Thank you to William Morrow for sending me a copy of Yellowface in exchange for an honest review!
June Hayward knows nobody wants books about basic white girls. She and Athena Liu were in the same year at Yale, but while Athena rose to stardom, June’s debut novel didn’t even get a paperback release. They call each other friends, but June can’t help her jealousy. So when Athena dies in a freak accident, June acts on impulse and steals the manuscript for Athena’s next novel. The book, a story about the forced work done by Chinese laborers during World War I, is unfinished, so June takes it upon herself to complete the manuscript “as a writing exercise.”
June submits the completed novel to her agent as her own. Soon she’s rebranded as the ethnically ambiguous Juniper Song, skyrocketing to the top of every bestseller list. So what if she has to tell a few lies to get there? After all, shouldn’t lost histories get the chance to be told? But with fame comes attention, and Athena’s ghost haunts her at every turn. How far will June go to keep what she thinks she deserves?
Yellowface was incredibly different than what I expected. Blurbs describe it as a hilariously grim takedown of the publishing world, but it isn’t quite that. That’s not to say it doesn’t satirize issues in publishing. It is, after all, June’s publishing team that suggests she go by her middle name, Song, and play up her nomadic childhood to appear less white. June herself sums up white privilege in the publishing industry.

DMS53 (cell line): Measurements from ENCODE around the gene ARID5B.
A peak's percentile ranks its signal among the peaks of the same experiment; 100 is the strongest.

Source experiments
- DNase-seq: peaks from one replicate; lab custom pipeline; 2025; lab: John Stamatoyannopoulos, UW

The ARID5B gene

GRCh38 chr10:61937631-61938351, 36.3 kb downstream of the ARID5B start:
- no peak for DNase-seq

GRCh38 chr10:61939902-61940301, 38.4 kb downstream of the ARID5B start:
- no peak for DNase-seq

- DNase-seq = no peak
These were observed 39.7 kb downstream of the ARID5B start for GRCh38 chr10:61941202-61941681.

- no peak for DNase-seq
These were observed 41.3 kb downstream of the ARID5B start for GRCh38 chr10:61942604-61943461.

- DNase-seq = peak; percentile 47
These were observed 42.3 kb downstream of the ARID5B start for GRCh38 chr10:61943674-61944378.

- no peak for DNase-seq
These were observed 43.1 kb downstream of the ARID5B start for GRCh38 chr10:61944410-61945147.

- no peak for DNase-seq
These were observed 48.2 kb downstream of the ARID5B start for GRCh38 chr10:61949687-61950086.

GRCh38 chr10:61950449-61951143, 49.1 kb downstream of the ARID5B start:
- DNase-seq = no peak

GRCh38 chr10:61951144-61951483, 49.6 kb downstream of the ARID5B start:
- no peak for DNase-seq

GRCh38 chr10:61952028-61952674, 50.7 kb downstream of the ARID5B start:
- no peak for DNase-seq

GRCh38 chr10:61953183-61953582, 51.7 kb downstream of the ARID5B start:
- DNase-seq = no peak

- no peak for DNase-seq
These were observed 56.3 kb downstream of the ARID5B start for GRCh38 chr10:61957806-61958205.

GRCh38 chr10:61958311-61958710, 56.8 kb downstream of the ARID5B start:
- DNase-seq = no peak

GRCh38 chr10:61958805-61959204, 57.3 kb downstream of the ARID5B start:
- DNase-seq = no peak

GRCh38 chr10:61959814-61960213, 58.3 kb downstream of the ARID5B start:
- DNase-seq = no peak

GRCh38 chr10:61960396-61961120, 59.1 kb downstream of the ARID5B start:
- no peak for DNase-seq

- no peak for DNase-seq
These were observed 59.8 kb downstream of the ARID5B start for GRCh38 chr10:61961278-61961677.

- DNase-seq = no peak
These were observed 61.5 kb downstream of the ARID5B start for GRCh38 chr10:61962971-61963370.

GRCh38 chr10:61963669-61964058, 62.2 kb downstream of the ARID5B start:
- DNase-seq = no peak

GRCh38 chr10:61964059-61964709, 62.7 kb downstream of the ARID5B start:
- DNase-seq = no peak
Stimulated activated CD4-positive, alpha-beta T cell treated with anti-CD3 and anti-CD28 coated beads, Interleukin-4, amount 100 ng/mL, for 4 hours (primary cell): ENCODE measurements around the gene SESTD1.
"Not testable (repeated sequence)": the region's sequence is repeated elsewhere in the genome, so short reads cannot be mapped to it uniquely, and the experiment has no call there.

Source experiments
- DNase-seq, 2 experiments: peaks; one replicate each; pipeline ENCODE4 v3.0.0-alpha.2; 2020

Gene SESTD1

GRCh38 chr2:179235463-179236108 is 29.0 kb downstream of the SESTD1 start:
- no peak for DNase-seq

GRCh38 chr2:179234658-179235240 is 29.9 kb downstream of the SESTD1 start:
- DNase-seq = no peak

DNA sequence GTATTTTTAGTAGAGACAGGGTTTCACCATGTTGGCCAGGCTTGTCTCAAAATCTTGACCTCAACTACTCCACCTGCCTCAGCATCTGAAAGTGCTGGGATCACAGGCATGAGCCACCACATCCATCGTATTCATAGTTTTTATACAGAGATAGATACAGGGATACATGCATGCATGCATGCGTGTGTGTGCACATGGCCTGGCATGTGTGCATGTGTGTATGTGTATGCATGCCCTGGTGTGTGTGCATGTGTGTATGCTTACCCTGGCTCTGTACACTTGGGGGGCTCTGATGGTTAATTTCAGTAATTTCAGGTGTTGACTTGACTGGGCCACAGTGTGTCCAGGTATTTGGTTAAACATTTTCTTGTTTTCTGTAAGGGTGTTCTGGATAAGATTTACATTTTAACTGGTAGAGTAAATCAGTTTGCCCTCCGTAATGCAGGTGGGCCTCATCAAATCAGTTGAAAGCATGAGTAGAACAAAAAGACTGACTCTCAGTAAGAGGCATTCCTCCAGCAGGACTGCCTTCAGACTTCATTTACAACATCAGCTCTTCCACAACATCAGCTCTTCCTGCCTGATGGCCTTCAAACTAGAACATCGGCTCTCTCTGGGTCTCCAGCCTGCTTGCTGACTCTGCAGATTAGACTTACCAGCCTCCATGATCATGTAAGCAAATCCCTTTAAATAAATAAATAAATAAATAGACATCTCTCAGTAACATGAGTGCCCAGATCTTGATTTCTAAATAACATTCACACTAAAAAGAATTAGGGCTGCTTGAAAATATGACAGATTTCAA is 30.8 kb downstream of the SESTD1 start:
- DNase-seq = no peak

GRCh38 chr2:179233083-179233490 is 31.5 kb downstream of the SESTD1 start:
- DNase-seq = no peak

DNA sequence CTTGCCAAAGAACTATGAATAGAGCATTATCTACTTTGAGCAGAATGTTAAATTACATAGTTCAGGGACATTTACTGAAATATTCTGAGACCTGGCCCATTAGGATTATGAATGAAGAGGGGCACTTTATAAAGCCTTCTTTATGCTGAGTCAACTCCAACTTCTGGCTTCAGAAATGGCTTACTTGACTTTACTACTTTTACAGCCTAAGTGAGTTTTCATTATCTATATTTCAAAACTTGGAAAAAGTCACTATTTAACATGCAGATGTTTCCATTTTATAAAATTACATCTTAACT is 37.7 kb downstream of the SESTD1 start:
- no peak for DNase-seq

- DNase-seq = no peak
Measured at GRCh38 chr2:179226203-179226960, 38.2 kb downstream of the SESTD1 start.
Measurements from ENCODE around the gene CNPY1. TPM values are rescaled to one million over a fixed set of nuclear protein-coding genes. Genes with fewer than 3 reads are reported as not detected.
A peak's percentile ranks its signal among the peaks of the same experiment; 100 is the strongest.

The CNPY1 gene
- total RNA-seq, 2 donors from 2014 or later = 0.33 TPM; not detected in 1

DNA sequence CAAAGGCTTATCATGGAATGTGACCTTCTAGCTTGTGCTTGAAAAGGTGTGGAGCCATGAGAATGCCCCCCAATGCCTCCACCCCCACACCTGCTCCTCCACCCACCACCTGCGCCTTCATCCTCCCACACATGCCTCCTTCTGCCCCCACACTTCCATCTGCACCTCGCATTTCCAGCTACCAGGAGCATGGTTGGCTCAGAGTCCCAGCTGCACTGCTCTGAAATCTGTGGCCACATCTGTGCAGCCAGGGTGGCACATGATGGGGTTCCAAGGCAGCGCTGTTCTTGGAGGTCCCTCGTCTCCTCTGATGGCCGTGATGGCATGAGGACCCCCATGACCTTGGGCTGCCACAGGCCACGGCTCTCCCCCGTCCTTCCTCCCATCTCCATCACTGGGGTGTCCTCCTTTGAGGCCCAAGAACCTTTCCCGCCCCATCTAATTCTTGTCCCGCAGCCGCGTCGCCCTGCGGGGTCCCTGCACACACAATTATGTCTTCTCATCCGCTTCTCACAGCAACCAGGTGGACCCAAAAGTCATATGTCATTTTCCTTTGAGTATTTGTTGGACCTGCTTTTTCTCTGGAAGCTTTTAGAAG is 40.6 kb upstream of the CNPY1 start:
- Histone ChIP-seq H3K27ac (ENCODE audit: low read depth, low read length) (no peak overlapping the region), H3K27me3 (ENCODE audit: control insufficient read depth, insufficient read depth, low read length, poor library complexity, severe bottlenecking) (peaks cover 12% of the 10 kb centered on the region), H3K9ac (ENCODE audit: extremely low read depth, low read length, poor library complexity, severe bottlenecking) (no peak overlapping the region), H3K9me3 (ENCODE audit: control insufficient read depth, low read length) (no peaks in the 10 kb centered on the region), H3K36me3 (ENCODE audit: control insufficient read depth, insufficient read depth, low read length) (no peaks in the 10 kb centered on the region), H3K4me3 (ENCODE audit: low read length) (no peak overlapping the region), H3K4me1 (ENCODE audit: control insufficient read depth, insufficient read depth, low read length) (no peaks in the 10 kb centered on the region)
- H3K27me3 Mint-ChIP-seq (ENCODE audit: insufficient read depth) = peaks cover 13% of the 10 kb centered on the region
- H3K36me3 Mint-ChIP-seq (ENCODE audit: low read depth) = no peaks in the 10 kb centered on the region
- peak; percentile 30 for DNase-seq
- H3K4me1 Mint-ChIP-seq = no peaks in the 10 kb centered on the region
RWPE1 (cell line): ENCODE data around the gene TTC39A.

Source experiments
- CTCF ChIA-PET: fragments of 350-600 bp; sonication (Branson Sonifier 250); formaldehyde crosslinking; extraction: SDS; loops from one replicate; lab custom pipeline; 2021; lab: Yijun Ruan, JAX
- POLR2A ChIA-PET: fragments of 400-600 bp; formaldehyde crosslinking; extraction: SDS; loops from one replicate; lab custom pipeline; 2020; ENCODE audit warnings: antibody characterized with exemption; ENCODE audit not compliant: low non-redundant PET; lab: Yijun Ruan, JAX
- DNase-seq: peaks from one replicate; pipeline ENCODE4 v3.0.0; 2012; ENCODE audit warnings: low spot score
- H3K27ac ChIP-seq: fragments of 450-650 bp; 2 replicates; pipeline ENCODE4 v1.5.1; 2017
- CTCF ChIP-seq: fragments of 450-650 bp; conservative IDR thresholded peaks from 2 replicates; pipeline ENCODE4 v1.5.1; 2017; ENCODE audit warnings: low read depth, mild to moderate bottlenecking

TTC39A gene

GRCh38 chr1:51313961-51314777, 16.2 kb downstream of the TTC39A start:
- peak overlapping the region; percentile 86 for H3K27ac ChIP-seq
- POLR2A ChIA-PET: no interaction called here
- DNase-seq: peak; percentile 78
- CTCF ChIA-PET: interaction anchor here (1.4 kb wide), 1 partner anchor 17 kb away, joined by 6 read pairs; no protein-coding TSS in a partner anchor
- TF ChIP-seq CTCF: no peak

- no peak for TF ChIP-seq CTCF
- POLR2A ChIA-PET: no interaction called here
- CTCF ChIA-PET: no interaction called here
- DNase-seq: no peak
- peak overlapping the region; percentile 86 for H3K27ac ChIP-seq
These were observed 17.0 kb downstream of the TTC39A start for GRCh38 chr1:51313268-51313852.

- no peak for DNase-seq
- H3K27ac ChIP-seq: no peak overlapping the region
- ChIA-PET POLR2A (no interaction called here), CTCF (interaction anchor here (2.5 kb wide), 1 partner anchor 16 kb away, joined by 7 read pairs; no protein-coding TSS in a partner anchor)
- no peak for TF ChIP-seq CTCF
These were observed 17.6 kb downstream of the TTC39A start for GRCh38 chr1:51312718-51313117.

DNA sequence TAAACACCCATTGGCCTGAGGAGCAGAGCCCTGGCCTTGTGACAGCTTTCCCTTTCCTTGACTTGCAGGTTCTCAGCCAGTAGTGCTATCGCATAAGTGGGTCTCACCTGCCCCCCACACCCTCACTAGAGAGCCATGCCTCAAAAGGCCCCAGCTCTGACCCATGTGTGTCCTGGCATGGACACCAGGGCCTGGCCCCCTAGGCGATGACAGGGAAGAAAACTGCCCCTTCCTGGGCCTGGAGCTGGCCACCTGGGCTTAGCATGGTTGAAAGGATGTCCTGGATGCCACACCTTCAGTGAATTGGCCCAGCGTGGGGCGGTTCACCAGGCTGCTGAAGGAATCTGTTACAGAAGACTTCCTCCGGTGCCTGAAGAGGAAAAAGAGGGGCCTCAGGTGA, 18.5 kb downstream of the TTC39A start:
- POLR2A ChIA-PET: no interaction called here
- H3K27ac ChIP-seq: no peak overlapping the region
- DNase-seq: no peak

But Yellowface focuses more on the issues with people who consume books — the readers, reviewers and critics — and people like June. Numerous plot points focus on “haters” on Twitter and anonymous, gaslighting Instagram accounts. R.F. Kuang took an intense look at the horrible things people feel comfortable saying behind a computer screen and their effect on the people at the receiving end.
The novel opens with June’s jealousy of her so-called friend. June even says Athena only succeeded because publishers wanted an Asian American author to gain diversity points. She’s frustrating, self-absorbed and manipulative, and has an almost delusional ability to rationalize her actions. Her fear of her lies being discovered is intertwined with her anger at the critics who say she’s too white to write the book she did, making her a fascinating character to inhabit. Following her downward spiral and watching it all come crashing down is both uncomfortable and satisfying.
The best parts of Yellowface zero in on the toxic relationship between June and Athena, and I wish there was more of a focus on that throughout. Readers realize neither of them is a good person. Since she dies at the start, Athena is a hard character to grasp, but it’s clear their friendship isn’t healthy. While the world idolized Athena, readers learn even she wasn’t perfect.
This is not a subtle book. Kuang drew on her own experience in publishing, and it shows if you’re familiar with her story. Still, Yellowface is fast-paced and compulsively readable. It’s perfect for anyone who wants an eye-opening look at the dark side of publishing and social media.
Yellowface comes out on May 16 and is available from your local independent bookstore or Bookshop.org. Check it out, then let us know what you think!
TW: alcohol, binge eating, colonization, cultural appropriation, death, gaslighting, grief, panic attacks/disorder, racial slurs, racism, sexual assault, suicidal thoughts, toxic friendship, war, xenophobia
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